چپاول، اطلاعات نامتقارن و رفتار استراتژیک در کلاس درس: رویکرد تجربی برای آموزش سازمان صنعتی
|کد مقاله||سال انتشار||تعداد صفحات مقاله انگلیسی||ترجمه فارسی|
|6811||2000||21 صفحه PDF||سفارش دهید|
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Publisher : Elsevier - Science Direct (الزویر - ساینس دایرکت)
Journal : International Journal of Industrial Organization, Volume 18, Issue 1, January 2000, Pages 205–225
Classroom market experiments can complement the theoretical orientation of standard industrial organization courses. This paper describes various experiments designed for such courses, and presents details of a multi-market game with entry and exit. In this experiment incumbents have a cost advantage in their ‘home’ markets, and mobile firms decide which market to enter. After entry decisions are made, firms choose prices and quantities to offer for sale. Predatory pricing is possible with this setup, and the experiment can be used to motivate discussions of monopoly, competition, entry, and efficiency. Other classroom experiments with an industrial organization focus are surveyed.
In industrial organization classes, it is often difficult to bridge the gap between the tight predictions of abstract theoretical models of industry equilibrium and the broad patterns that emerge from econometric studies of industry and firm-level data. Moreover, discussions of policy issues are often clouded by disputes over purely empirical issues, e.g. whether an alleged predator priced below marginal cost or whether a pattern of uniform behavior across firms was the result of illegal conspiracy. Laboratory experiments, in contrast, can provide a source of data that is closely related to both theoretical and policy issues. They also provide a clear way to test the predictions of game theory which is at the core of most theoretical analysis in industrial organization today. Although these experiments are typically run with financially motivated subjects in a laboratory environment, many of them can be adapted for class use. As such, they can complement the standard teaching methods in this field. Classroom experiments can be harder to carry out successfully than would appear at first; sometimes seemingly minor design errors cause major problems with the data, as with an error in a computer program. The experimental economics literature, and the classroom experiments literature in particular, can be useful in avoiding common errors. Therefore, we begin this paper with a detailed description of a price–choice experiment that has a particularly interesting multi-market structure. The setup can generate seemingly predatory behavior. In particular, the traders who have been assigned the role of an incumbent firm have strong incentives to price aggressively. Although the resulting prices do not always violate standard cost-based antitrust rules, the outcomes are often consistent with predatory intent: entrants shy away from aggressive incumbents, who price below entrants' average costs and then raise prices to monopoly levels when rivals are driven out. The exercise provides a useful way to illustrate the possibility of predatory pricing, and the results illustrate the trade-off between foregoing current profit for future gains, the possibility of reputation building, and the strategic importance of asymmetric information. The class discussions that follow can focus on the potential effects of predatory behavior on consumer welfare, in the short and long run. The ex post analysis can highlight the difficulties of identifying predatory intent and the appeal of simple, cost-based antitrust rules.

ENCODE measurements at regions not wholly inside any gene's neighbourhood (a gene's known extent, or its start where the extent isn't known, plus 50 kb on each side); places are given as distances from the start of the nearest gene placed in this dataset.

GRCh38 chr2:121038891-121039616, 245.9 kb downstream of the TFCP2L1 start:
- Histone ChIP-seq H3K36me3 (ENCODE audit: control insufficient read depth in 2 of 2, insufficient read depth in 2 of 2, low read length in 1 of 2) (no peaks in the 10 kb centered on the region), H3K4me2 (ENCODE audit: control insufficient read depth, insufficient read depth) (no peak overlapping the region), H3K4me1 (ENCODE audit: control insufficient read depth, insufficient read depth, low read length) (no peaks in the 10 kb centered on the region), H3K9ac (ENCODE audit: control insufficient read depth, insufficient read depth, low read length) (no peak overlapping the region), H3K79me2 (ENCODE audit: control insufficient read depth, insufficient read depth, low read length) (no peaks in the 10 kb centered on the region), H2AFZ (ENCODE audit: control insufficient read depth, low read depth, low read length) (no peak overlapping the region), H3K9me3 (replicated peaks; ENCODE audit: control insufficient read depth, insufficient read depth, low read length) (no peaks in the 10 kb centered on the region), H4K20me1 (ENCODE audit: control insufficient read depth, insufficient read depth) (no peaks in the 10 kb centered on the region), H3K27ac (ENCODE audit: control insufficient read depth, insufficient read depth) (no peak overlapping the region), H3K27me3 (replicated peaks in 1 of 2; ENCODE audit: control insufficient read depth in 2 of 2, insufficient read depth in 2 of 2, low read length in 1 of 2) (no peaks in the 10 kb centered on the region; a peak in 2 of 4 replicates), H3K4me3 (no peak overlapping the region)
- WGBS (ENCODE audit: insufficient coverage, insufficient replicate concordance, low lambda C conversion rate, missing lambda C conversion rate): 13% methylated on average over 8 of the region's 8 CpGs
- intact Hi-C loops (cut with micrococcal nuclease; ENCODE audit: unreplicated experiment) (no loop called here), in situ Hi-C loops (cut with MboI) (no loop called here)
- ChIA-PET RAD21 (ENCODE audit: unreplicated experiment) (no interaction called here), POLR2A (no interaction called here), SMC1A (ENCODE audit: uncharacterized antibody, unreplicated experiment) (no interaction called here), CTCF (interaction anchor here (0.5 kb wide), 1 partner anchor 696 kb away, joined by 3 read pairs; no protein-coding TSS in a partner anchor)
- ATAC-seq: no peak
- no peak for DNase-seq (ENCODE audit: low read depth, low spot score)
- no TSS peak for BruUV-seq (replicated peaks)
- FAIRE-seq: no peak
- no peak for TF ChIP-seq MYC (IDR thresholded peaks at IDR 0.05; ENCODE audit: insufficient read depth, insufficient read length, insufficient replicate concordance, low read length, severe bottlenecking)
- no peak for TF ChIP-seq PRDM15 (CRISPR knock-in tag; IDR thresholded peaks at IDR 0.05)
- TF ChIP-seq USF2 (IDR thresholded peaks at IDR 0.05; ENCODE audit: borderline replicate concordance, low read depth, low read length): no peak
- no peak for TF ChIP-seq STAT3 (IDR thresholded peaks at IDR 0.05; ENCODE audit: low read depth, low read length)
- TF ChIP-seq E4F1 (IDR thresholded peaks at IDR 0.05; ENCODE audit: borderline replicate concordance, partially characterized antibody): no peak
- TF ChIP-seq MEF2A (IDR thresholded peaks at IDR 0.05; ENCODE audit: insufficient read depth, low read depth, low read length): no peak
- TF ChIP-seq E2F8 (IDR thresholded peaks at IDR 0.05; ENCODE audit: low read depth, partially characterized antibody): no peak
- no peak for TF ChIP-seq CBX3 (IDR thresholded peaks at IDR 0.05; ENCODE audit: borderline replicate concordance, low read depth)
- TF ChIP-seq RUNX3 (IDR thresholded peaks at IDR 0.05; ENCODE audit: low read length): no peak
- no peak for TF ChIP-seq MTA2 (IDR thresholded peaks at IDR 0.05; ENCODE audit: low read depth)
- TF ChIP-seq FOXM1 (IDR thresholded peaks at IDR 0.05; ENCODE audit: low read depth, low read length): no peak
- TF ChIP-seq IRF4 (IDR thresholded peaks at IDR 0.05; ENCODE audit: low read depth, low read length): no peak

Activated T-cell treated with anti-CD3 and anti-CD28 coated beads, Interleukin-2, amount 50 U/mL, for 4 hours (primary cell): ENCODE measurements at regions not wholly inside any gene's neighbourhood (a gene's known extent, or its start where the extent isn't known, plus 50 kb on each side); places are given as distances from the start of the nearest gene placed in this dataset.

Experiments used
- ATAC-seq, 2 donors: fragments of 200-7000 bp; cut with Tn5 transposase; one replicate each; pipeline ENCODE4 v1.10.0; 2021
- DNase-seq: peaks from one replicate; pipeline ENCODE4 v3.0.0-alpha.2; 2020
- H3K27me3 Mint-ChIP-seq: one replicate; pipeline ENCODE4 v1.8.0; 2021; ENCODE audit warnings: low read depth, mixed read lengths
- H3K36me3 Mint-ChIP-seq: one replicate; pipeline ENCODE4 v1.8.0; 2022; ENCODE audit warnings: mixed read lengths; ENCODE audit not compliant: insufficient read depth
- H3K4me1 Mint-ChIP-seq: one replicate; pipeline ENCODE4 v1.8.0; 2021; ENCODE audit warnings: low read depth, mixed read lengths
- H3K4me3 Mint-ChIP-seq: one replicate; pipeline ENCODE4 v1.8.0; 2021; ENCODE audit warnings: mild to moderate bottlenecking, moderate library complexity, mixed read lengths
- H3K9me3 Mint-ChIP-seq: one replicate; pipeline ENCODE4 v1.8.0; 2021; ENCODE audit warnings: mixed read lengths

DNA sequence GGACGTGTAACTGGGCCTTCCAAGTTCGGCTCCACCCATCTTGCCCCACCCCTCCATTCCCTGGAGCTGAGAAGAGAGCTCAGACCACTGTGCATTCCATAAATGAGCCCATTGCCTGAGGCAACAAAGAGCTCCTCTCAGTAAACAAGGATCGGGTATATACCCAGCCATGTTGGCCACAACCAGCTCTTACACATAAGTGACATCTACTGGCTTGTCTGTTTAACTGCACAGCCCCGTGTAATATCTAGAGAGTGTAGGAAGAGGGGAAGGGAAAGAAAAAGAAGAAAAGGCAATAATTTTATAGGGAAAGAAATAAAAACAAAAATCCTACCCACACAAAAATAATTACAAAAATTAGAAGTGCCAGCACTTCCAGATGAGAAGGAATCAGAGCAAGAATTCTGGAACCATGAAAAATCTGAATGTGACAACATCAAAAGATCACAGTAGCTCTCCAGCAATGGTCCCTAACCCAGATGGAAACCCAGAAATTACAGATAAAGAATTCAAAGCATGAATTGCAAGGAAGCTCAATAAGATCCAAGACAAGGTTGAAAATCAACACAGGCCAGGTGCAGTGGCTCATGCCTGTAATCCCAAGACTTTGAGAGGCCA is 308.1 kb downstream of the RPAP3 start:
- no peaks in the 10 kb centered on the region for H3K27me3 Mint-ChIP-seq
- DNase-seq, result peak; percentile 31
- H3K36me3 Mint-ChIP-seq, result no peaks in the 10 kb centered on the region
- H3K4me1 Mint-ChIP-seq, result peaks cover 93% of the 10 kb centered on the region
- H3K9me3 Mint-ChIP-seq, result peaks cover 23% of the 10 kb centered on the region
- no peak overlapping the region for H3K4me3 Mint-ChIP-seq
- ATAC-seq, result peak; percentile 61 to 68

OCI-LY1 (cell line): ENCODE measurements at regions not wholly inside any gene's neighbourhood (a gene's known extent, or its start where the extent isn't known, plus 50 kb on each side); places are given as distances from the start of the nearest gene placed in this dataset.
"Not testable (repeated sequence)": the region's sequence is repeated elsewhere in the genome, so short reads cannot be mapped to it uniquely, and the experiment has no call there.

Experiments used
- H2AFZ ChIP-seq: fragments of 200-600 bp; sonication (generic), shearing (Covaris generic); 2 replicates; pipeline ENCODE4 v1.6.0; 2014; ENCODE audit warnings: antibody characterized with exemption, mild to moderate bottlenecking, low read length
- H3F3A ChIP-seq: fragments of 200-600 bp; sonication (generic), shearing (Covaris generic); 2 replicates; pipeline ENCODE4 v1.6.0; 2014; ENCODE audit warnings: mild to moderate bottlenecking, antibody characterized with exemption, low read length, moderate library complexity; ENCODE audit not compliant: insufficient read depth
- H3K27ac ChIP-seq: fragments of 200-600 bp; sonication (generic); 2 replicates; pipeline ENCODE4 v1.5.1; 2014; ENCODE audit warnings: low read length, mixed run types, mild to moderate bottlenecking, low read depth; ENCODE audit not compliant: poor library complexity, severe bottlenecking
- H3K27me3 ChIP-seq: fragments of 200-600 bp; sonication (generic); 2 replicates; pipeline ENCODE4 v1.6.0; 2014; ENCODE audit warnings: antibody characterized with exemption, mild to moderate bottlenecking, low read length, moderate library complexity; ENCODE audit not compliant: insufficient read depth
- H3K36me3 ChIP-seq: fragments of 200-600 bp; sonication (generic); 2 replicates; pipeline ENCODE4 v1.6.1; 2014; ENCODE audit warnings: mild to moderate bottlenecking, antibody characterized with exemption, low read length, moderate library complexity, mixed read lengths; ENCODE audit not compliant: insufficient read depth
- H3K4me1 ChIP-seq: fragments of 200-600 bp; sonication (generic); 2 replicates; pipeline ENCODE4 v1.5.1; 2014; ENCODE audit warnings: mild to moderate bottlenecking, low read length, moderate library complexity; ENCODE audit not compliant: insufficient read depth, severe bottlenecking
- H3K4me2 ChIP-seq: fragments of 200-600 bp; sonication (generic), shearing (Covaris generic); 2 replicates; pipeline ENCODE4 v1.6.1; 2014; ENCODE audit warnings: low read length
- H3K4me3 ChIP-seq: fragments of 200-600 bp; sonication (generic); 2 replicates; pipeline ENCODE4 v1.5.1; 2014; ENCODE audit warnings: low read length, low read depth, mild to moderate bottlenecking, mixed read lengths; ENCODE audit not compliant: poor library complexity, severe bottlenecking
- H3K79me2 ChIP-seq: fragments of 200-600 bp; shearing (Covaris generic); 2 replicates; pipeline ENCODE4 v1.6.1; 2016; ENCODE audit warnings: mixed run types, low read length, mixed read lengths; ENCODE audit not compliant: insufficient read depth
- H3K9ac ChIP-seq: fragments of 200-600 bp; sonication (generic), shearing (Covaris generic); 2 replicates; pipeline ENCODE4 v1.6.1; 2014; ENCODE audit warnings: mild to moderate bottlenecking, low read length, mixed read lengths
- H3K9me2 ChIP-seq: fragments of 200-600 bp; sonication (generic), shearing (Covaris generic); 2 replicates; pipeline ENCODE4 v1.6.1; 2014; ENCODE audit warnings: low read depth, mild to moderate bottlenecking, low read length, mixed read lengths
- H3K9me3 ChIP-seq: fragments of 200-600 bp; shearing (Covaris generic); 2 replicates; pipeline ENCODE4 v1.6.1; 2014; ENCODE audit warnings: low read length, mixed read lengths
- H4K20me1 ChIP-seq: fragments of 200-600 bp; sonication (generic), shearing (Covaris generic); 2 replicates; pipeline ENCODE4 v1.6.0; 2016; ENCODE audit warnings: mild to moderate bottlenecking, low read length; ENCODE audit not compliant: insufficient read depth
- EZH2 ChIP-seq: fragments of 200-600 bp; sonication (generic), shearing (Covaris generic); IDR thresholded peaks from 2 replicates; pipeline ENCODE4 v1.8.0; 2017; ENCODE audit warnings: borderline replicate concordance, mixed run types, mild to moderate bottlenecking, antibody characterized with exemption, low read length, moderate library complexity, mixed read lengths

نتیجه گیری انگلیسی
Many theoretical and policy issues that arise in industrial organization classes are difficult to evaluate with data from actual markets. Despite the general agreement on using non-cooperative game theory, the predications of this theory depend on the structure of the model, and it is often difficult to say whether one model is better than another in terms of explaining data patterns from a particular industry. Moreover, many policy debates about issues like predation and the effects of collusion are difficult to evaluate without precise information about cost and demand conditions. Similarly, the effects of prohibiting a particular type of sales contract or requiring a particular kind of price announcement may be unclear if the alternative to current practice has not been observed. In each of these cases, laboratory experiments can be useful, since precise information about costs and demand is available, and alternative structures can be evaluated in a parallel manner. Laboratory methods are increasingly being used by industrial organization for these reasons. Teaching in industrial organization can be enhanced by the use of classroom exercises that have evolved from research experiments. It is often a little more difficult to set up and run a market experiment than is the case for a simple game, since most markets are typically more interactive than simple games. Asymmetries in costs or buyer/seller roles may add other complexities. By using standard instructions, however, it is possible to set up useful market situations. Moreover, the students are often much more interested in participating and discussing market experiments that have the look and feel of real markets. This willingness to participate in a well-designed classroom market makes it unnecessary to pay students for their participation, as might be the case in a repetitive and simple game like a prisoner’s dilemma. Our impression is that such participation enhances learning at a different level, i.e. at a level of doing more than memorizing the results, but rather of believing in the relevance of what is being learned. These experiments can provide students with a strong conviction about the benefits of competition, the dangers of monopolization, and an appreciation of the subtle effects of interactive strategic behavior.